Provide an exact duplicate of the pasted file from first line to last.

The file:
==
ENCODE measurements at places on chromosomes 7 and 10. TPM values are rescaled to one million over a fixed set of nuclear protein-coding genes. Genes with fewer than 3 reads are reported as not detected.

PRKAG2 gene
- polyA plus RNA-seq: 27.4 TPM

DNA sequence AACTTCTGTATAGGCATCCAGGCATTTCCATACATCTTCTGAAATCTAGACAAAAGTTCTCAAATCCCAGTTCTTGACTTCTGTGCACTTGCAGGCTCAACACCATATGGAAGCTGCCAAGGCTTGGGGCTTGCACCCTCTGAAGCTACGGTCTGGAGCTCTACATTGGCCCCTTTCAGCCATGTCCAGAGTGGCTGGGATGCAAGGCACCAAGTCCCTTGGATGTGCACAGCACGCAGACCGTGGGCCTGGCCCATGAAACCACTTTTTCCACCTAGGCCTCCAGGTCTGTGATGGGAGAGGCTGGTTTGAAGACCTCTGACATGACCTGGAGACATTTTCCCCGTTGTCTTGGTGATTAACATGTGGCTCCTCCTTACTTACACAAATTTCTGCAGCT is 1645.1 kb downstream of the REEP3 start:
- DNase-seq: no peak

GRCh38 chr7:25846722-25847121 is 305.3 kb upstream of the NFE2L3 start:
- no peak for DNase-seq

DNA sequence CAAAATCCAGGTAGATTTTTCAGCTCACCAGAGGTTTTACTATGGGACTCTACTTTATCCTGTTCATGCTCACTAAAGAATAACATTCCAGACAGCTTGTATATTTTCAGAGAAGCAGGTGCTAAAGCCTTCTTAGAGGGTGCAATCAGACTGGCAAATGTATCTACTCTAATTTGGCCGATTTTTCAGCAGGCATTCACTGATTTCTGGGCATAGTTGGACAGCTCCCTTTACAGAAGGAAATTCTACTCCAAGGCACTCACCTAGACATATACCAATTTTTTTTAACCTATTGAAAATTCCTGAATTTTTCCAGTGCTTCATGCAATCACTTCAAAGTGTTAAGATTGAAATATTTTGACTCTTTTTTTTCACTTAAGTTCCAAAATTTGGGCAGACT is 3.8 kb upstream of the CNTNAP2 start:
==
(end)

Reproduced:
ENCODE measurements at places on chromosomes 7 and 10. TPM values are rescaled to one million over a fixed set of nuclear protein-coding genes. Genes with fewer than 3 reads are reported as not detected.

PRKAG2 gene
- polyA plus RNA-seq: 27.4 TPM

DNA sequence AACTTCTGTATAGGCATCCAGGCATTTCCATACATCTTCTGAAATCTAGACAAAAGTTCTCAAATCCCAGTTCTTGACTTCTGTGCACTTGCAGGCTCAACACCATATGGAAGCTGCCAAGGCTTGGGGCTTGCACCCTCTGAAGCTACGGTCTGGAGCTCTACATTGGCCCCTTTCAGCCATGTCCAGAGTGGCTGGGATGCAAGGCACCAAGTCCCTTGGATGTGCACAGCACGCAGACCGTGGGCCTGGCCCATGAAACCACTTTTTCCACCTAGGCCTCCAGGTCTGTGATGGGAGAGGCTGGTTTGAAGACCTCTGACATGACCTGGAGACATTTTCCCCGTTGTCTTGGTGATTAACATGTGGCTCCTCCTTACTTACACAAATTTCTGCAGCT is 1645.1 kb downstream of the REEP3 start:
- DNase-seq: no peak

GRCh38 chr7:25846722-25847121 is 305.3 kb upstream of the NFE2L3 start:
- no peak for DNase-seq

DNA sequence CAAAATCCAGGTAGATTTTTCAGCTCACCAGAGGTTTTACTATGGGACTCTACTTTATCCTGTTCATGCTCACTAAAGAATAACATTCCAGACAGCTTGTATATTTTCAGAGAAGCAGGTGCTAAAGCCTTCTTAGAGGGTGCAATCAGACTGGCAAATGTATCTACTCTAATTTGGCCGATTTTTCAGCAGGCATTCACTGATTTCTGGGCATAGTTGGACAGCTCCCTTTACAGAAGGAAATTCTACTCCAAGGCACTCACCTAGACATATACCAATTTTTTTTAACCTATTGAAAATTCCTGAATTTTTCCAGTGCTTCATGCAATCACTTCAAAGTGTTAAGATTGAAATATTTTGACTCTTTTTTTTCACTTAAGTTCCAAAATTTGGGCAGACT is 3.8 kb upstream of the CNTNAP2 start: